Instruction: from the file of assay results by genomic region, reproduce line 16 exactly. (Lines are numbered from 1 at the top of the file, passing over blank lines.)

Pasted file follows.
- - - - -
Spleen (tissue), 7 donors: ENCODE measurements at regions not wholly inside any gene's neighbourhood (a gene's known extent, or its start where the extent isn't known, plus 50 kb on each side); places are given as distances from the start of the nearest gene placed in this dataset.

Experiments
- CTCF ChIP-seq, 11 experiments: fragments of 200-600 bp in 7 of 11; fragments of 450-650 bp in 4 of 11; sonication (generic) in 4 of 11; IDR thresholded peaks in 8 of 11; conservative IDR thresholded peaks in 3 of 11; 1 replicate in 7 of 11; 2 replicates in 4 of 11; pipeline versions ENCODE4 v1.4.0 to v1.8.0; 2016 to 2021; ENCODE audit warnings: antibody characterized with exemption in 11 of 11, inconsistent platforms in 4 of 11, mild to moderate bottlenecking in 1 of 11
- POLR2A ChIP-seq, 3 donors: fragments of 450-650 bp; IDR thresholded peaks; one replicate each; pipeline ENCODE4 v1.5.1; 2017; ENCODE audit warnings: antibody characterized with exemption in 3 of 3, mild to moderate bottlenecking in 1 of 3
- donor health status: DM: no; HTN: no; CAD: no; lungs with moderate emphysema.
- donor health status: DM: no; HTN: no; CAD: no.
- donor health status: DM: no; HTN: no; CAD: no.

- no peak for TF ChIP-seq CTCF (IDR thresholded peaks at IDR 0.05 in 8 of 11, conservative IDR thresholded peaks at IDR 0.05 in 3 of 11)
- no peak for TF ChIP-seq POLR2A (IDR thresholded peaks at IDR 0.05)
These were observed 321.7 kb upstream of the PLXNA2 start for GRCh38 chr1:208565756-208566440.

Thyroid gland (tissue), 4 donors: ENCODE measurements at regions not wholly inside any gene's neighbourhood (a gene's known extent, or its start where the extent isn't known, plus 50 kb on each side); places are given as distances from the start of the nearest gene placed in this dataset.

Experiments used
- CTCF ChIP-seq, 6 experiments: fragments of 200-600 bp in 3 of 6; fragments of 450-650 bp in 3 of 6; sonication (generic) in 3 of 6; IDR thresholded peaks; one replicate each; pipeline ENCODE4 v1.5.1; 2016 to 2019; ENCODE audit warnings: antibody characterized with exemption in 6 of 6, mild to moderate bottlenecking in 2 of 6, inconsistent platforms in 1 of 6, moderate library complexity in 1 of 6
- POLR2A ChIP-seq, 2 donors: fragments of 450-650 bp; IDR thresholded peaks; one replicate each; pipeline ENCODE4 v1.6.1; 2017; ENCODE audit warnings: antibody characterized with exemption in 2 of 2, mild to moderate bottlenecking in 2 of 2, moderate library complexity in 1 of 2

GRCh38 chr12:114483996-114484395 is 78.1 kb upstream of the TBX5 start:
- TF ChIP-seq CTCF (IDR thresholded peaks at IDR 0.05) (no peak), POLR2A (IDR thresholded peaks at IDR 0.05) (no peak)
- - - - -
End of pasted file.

- TF ChIP-seq CTCF (IDR thresholded peaks at IDR 0.05) (no peak), POLR2A (IDR thresholded peaks at IDR 0.05) (no peak)